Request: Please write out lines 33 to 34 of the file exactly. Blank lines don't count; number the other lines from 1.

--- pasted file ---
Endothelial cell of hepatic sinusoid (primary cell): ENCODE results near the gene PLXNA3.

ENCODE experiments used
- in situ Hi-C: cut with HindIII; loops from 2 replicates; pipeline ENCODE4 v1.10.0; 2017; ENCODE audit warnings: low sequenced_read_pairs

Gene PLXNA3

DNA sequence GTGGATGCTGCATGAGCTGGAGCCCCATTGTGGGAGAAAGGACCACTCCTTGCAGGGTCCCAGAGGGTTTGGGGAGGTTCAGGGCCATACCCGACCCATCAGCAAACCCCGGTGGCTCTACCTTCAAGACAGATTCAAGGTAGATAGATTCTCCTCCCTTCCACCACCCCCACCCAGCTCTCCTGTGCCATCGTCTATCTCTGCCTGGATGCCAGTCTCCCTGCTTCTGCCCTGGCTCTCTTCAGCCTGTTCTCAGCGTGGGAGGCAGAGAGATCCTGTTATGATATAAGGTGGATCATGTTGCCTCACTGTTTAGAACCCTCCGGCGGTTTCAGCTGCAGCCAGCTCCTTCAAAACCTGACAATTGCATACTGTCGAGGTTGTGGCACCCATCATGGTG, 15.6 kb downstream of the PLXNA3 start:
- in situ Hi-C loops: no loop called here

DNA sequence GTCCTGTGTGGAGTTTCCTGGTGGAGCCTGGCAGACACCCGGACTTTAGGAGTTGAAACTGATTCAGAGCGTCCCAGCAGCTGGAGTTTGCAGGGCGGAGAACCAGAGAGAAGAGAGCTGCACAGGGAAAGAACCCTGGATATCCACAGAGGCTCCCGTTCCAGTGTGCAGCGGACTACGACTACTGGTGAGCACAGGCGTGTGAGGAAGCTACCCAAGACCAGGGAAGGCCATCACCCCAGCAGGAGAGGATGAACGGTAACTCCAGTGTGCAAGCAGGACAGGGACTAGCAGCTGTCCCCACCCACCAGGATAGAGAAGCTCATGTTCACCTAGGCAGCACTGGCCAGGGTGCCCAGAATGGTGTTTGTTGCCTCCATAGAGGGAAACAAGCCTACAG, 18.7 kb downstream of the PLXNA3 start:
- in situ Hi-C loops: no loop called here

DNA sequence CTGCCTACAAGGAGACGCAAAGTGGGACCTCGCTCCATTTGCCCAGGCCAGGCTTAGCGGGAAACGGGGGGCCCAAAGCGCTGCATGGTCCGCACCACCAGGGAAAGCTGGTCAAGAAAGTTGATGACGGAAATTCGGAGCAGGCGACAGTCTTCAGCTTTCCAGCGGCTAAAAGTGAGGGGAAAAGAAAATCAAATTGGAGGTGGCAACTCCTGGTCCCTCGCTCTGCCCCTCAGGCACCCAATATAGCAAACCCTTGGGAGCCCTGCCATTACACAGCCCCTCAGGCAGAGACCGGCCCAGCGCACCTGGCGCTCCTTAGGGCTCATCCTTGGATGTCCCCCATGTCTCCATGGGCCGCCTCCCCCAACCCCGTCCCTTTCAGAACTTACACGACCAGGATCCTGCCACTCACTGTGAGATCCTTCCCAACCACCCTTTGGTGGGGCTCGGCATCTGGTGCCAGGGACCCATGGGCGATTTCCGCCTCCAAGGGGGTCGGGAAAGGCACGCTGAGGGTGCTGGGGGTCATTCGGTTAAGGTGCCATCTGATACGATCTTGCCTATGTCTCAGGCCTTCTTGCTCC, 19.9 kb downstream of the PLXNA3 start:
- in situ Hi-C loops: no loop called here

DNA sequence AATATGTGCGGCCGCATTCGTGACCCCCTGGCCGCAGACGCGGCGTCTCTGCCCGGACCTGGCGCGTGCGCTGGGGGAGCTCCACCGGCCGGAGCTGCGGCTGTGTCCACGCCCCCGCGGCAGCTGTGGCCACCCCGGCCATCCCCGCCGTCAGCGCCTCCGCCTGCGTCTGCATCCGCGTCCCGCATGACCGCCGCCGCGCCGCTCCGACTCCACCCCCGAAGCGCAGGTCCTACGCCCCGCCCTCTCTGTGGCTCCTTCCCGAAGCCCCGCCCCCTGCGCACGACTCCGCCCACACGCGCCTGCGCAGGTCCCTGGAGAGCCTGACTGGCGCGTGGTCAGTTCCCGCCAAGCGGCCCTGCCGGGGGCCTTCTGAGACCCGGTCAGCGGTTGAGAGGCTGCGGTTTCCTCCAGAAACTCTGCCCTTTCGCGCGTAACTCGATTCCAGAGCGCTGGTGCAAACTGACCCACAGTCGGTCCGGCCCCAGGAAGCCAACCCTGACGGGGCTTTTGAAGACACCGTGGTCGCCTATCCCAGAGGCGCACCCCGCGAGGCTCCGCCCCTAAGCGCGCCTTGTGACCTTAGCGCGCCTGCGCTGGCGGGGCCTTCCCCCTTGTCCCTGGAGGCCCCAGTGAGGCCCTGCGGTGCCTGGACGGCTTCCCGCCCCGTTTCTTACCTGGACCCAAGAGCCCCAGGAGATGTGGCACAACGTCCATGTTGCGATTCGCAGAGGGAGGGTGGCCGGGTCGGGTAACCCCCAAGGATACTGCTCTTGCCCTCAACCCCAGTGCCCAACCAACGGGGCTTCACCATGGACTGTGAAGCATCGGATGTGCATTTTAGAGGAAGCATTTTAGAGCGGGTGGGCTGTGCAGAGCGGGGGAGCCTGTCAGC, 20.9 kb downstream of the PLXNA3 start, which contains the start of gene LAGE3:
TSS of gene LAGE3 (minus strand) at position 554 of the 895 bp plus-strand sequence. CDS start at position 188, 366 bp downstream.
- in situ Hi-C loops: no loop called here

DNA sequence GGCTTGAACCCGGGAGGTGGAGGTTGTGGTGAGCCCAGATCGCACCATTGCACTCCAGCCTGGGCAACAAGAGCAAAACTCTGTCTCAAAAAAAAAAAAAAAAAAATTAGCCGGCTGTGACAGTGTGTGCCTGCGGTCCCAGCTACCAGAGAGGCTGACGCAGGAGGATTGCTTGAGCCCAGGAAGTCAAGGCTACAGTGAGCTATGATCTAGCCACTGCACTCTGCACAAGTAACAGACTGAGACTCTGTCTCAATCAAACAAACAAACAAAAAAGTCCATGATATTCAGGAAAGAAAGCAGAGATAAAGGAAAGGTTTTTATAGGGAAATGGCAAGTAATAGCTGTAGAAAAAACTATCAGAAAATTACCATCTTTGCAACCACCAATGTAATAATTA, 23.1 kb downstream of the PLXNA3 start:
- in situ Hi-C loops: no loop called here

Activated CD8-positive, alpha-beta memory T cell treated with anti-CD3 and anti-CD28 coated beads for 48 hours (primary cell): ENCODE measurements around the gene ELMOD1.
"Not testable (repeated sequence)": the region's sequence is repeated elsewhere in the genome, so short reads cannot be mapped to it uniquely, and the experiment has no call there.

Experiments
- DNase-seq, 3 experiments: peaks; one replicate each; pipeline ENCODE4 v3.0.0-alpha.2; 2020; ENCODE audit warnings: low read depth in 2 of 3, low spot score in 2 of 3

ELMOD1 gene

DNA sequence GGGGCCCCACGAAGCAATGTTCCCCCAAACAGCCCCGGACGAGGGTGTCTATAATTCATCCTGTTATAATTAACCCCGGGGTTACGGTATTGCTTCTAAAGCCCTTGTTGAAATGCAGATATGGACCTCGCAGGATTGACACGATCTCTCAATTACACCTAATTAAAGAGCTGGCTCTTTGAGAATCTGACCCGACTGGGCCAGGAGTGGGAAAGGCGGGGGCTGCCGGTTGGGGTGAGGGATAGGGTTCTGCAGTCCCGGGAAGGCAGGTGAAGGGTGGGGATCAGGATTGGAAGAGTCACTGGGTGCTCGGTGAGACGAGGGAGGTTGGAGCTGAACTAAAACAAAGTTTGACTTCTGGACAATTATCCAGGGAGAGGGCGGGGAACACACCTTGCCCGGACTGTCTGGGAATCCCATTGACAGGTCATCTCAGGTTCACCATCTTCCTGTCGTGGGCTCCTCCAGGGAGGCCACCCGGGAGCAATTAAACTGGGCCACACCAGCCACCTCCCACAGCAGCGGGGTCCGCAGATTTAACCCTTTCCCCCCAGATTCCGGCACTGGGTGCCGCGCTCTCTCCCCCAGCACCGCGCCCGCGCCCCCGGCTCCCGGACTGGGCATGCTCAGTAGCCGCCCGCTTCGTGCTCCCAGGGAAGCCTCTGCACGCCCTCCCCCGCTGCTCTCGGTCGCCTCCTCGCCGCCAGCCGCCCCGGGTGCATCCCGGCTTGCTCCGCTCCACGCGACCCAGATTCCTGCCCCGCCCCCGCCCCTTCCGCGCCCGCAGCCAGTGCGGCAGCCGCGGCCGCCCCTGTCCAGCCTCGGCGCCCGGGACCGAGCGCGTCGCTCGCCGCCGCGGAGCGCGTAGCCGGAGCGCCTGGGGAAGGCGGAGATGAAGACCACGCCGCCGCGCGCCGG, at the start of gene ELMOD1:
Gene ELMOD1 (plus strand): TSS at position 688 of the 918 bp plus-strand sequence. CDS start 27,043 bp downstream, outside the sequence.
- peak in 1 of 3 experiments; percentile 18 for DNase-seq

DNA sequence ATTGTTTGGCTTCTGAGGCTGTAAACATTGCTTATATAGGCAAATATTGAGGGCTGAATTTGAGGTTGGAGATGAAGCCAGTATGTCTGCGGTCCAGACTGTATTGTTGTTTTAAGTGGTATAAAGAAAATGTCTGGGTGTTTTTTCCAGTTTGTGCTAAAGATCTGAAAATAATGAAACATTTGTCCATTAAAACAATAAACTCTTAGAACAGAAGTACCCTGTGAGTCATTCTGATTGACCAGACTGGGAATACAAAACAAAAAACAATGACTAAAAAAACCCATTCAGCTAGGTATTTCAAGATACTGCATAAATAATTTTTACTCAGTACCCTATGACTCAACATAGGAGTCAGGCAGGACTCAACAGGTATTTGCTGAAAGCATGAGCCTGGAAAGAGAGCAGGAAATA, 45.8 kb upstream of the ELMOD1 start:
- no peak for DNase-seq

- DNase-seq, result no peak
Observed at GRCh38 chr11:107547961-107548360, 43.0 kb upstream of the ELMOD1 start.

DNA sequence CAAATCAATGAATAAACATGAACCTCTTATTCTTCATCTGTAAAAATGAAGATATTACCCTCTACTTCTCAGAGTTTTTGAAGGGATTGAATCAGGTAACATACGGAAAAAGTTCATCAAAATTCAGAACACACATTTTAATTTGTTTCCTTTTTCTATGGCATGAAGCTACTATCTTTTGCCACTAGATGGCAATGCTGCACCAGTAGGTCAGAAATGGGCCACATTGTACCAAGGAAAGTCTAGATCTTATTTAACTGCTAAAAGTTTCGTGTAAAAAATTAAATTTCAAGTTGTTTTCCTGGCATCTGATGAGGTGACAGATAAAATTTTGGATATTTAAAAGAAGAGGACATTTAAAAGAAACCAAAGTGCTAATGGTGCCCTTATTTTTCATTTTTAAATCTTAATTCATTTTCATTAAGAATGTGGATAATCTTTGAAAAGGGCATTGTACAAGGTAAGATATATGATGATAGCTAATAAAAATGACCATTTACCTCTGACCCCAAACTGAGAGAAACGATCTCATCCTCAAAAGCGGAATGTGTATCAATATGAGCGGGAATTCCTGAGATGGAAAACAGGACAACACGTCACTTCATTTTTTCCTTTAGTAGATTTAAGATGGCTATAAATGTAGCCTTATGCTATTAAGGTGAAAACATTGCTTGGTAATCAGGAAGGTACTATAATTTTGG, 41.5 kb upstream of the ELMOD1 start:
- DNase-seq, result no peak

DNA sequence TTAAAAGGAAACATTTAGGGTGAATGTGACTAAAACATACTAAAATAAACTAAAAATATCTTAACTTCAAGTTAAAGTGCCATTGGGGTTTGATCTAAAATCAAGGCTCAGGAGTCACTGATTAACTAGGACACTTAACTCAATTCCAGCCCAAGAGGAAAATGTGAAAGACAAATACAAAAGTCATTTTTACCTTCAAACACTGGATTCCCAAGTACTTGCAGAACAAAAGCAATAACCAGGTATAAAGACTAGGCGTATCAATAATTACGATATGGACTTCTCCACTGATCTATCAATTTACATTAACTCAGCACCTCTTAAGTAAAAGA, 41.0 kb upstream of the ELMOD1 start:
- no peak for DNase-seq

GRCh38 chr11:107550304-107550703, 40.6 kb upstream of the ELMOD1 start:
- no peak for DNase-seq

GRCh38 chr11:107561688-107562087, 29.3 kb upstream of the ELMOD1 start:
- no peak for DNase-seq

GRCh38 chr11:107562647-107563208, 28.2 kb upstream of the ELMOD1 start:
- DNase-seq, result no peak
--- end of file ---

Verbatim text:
- no peak for DNase-seq

GRCh38 chr11:107561688-107562087, 29.3 kb upstream of the ELMOD1 start: